Are Arbitrageurs making money in this downturn?

Are Arbitrageurs making money in this downturn?

The crypto crash and downturn in the market are not good for any trader but are arbitrageurs making money? 

Arbitrage is a method of trading that takes advantage of minor price differences between identical assets in two or more marketplaces. Arbitragers purchase in one market and sell in the other to profit from the difference in pricing.

Making money

It seems a bit absurd to talk about arbitrageurs making money when the market is in a downturn. Bitcoin and Ethereum are struggling to keep prices above $20,000 and $1,000. The market cap in November stood at $3 trillion, and on Monday morning, it experienced a massive fall to $904 billion. 

Arbitrageurs have a way of using algorithms and bots to exploit opportunities and make money.

President and CEO of Fluid Finance Ahmed Ismail told Decrypt. “I have friends, who, frankly, are not very clear, making tons of money from very, very simple strategies like that. These are people who have two years trading experience.” 

Fluid Finance, a liquidity aggregator, uses artificial intelligence (AI) to predict price movements across centralized (such as Binance and Coinbase) and decentralized exchanges, or DEXs (like Uniswap and Curve). Then Fluid sells assets to consumers, like Bitcoin, at the best price and manages settlements with the exchange.

Ismail went on to explain what they are. “Were kind of the enemy of arbitrage traders in that we use the same strategies as them to predict the market using hyper-scale learning and quant-based strategies that are used in the high-frequency trading world. And we use that to predict the market and give clients the best possible execution.”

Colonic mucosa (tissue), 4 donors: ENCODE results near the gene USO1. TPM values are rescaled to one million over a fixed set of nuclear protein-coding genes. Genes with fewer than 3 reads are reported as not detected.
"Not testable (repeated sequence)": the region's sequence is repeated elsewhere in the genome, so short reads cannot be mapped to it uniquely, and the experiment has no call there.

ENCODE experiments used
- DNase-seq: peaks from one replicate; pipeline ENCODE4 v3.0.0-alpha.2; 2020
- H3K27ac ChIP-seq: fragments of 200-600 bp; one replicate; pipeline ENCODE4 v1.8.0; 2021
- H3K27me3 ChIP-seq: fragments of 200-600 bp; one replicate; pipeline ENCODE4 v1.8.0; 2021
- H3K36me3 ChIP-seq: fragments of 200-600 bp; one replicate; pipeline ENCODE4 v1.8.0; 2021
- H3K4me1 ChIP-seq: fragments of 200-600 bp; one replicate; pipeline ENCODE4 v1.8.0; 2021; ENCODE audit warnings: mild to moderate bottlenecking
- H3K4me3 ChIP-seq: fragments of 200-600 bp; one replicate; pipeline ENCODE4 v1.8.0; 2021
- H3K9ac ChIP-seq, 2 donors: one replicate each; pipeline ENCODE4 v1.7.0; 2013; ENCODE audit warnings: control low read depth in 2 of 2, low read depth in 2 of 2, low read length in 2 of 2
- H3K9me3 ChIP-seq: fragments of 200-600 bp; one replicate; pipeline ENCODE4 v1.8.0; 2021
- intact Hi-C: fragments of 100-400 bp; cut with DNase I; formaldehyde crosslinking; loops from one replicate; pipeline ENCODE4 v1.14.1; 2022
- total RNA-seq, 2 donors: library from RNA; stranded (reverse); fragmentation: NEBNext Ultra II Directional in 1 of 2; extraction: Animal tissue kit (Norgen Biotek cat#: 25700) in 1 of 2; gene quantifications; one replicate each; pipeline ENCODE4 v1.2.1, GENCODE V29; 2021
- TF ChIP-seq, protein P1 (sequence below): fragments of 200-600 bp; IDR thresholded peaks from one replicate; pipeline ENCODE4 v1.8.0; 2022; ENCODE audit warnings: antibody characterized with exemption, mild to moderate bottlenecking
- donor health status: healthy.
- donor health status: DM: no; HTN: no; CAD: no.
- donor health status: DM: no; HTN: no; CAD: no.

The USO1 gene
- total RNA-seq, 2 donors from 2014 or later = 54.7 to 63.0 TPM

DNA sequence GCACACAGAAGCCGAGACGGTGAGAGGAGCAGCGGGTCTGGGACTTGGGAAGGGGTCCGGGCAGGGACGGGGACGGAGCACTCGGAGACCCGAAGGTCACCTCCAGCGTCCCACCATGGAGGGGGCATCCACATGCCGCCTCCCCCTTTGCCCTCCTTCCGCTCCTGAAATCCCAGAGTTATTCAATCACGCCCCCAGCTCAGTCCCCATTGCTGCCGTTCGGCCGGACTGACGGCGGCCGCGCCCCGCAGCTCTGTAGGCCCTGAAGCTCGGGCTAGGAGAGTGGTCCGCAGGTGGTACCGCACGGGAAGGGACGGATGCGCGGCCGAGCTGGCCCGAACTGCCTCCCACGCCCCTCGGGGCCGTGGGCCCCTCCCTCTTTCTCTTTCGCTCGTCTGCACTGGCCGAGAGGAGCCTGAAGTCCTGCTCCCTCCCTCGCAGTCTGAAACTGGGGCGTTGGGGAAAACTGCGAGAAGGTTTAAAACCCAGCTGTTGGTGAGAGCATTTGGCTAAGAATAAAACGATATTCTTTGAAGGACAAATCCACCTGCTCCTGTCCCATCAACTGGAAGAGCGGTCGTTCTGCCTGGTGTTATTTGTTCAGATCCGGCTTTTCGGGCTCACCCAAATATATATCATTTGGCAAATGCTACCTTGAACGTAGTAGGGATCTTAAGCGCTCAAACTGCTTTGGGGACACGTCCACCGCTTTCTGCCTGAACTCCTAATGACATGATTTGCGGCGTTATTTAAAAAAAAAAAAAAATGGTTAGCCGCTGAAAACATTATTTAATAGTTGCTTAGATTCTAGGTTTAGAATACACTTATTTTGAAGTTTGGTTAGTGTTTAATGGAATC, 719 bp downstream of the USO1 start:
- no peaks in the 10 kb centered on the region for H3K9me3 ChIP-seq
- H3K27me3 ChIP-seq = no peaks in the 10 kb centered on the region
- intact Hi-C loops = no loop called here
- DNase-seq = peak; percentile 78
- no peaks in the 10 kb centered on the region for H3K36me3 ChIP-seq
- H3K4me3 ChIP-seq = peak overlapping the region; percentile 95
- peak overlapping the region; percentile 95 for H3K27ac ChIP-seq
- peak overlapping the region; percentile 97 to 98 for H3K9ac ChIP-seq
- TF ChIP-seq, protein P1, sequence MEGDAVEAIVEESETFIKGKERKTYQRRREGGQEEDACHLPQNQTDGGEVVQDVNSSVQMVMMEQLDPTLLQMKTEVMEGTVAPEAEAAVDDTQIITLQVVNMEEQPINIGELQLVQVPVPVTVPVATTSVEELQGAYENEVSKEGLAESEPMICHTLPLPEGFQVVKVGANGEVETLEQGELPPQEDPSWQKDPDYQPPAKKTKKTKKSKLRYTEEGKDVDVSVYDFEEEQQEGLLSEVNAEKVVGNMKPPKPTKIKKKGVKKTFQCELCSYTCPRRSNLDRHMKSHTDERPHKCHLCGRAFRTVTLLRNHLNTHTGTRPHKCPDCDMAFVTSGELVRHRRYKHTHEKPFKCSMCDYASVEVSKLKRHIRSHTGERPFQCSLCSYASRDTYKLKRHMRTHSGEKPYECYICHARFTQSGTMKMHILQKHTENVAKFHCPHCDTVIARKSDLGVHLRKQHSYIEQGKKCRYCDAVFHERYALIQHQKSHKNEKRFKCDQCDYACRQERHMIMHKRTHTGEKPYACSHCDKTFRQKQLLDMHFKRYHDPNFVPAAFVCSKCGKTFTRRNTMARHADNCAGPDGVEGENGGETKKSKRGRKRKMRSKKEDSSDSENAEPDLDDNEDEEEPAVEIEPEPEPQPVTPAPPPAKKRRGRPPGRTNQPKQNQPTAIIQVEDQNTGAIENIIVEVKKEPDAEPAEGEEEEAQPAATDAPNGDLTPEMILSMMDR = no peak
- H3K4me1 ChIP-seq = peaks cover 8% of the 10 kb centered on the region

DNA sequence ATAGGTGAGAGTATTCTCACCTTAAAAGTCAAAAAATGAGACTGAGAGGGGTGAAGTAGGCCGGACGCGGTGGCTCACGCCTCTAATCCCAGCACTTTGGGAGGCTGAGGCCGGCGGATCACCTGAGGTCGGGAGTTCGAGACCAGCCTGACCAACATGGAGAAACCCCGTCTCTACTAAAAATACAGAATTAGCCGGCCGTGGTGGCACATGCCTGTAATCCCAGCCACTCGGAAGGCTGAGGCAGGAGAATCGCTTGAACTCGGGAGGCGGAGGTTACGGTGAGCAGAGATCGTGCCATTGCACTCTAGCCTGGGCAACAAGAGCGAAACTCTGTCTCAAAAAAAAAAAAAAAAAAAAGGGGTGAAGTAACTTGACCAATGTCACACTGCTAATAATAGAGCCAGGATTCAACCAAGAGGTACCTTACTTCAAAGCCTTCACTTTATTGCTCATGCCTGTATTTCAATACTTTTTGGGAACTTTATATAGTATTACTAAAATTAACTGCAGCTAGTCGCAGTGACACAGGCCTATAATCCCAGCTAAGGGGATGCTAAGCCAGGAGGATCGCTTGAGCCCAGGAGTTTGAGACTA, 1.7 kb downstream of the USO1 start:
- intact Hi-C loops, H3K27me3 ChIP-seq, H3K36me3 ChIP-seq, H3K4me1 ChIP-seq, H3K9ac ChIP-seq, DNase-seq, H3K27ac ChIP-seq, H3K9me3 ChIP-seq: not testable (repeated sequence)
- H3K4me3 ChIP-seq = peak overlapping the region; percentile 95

Because the crypto market has many sides to it. There is enough room for firms like Fluid and arbitrageurs to coexist. 

A research analyst Juan Pellicer at IntoTheBlock, told Decrypt. “Having DAI, we could buy ETH at $1,400 in Sushiswap and sell it for $1,500 in Uniswap, gaining $100.”

Flash loans

A different version of arbitrage trading involves flash loans. The co-founder of Eden Network, Caleb Sheridan, told Decrypt, “You can virtually create value out of thin air with atomic arbitrage. You don’t have to have any sort of capital or take risk by holding a huge bankroll. You start off with a flash loan, buy an asset, sell it at a higher price and repay the loan all in one transaction. Your profit is whatever’s left over.” 

What atomic arbitrage lacks is the number of individuals who understand it. It makes up for competition among those who do.

One reason why Eden Network’s exists is to ensure traders’ transactions are on a block on the Ethereum network.

Sheridan concluded, “Anybody can crunch the numbers on Ethereum and figure out if there’s an imbalance and figure out the best and most efficient way to clear the imbalance, it creates like a game between searchers there’s many people looking at the same opportunities, and they’re competing against each other.” 

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Are Arbitrageurs making money in this downturn?
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